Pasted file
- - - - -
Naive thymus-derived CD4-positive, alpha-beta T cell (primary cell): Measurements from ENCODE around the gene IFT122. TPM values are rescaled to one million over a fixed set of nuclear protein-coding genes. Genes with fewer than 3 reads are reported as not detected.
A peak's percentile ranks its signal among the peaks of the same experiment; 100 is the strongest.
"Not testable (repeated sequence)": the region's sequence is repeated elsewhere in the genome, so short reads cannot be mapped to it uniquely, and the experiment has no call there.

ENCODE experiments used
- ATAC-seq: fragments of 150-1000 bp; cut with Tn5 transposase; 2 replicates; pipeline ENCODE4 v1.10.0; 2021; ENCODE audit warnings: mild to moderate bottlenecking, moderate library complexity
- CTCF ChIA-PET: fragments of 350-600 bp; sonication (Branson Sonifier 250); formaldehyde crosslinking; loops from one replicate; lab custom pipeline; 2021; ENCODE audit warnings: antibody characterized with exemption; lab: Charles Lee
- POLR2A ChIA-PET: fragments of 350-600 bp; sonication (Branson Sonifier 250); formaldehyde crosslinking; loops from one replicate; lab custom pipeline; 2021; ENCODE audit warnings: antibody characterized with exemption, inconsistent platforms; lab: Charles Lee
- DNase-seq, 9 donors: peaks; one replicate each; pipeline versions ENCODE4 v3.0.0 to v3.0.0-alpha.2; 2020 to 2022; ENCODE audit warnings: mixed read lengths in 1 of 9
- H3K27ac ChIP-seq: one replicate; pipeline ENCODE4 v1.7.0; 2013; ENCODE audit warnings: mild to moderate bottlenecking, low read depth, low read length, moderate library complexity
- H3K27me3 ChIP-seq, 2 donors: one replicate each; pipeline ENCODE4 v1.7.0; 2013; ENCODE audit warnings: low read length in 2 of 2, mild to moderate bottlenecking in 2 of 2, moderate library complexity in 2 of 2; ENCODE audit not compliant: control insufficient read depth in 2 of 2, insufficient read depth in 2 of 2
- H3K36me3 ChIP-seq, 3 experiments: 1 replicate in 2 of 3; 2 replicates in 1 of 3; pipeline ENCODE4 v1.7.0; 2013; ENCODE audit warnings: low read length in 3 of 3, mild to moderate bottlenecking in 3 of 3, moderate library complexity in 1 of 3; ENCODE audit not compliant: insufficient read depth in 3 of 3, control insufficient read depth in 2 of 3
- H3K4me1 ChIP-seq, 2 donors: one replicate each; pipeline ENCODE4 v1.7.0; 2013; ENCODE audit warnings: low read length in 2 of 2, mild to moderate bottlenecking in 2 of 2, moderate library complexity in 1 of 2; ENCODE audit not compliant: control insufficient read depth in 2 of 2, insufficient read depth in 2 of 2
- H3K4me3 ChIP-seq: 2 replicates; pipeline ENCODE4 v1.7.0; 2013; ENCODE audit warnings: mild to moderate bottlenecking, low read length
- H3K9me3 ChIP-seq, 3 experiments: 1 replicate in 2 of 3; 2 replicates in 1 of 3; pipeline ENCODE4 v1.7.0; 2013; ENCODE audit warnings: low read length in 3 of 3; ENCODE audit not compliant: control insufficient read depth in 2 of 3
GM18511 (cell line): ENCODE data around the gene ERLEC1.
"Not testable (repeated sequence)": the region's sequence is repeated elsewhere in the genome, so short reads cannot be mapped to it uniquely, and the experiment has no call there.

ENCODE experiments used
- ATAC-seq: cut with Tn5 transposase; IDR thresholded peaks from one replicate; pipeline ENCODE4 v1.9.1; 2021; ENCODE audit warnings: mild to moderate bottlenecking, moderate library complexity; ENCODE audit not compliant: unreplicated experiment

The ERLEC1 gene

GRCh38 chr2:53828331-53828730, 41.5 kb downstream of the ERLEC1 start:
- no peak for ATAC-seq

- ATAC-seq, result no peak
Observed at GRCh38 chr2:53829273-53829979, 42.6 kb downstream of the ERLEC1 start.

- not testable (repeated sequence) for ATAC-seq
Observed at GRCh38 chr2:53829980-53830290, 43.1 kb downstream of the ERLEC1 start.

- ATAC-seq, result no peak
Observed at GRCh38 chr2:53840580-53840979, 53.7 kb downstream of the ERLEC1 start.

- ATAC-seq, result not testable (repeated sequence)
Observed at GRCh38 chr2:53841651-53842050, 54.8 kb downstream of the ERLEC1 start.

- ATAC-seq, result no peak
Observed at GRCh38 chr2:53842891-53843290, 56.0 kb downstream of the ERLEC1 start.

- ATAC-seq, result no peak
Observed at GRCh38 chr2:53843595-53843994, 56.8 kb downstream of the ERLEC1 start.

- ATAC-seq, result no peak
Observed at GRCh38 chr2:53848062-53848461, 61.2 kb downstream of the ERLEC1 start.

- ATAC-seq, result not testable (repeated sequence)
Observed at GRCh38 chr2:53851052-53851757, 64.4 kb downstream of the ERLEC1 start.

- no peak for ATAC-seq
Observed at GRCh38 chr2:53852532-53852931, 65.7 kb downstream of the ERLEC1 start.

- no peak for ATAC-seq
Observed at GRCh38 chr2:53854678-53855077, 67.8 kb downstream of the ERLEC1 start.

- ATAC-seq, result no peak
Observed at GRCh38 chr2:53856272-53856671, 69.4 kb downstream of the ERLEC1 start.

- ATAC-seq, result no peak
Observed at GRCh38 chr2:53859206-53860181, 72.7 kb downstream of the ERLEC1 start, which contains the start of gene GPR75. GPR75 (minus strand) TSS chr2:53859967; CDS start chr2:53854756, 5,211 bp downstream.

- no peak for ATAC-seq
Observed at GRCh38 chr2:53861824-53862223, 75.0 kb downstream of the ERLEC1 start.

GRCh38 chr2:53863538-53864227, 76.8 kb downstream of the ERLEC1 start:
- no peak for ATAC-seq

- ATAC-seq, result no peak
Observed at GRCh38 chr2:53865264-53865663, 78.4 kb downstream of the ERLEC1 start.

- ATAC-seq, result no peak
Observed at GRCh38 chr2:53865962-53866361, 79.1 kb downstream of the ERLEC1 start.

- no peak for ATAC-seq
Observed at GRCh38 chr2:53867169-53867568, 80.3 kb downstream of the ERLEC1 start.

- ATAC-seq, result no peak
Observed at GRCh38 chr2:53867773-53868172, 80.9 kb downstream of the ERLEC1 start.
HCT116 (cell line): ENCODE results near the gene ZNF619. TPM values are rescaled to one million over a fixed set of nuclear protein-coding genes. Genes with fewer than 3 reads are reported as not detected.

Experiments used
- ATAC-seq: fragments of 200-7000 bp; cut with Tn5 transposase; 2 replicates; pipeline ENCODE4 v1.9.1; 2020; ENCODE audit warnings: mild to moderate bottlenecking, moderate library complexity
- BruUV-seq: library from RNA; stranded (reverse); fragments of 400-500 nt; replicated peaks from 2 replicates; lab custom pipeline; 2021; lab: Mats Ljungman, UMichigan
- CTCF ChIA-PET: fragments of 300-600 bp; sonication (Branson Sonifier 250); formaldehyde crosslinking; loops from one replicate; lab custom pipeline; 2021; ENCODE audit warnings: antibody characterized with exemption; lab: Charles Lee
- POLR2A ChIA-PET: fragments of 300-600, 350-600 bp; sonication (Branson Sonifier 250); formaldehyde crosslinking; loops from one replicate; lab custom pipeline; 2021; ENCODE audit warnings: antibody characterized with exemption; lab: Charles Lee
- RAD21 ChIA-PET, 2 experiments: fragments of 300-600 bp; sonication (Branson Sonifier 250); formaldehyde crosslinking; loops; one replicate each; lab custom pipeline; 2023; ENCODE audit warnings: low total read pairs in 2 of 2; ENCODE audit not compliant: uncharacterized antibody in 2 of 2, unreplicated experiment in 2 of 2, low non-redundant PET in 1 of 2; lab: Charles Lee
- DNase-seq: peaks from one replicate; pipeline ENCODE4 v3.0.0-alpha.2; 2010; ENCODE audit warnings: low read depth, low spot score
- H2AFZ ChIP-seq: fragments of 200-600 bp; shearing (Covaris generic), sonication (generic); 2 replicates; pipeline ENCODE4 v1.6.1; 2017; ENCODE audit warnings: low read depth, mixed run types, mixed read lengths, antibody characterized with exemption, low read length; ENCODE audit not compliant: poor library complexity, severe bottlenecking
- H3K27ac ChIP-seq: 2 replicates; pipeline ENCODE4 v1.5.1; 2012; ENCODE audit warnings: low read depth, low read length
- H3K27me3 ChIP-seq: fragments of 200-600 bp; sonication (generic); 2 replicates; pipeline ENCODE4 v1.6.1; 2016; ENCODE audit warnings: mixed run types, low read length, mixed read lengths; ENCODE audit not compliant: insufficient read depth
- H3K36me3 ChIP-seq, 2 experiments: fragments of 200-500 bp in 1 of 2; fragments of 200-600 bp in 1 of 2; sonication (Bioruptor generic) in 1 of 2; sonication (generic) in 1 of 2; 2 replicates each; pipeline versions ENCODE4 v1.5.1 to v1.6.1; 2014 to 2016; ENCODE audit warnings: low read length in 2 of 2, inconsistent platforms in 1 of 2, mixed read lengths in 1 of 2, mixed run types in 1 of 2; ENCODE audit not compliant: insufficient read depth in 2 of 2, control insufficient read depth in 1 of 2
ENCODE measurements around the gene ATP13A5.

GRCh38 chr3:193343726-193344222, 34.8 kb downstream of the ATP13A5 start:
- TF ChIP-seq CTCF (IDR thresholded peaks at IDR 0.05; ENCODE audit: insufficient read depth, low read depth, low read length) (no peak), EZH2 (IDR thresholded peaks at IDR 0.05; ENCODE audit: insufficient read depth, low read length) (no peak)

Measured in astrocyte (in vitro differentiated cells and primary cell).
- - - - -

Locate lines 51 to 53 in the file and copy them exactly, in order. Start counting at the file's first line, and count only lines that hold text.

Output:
Observed at GRCh38 chr2:53865264-53865663, 78.4 kb downstream of the ERLEC1 start.

- ATAC-seq, result no peak
Observed at GRCh38 chr2:53865962-53866361, 79.1 kb downstream of the ERLEC1 start.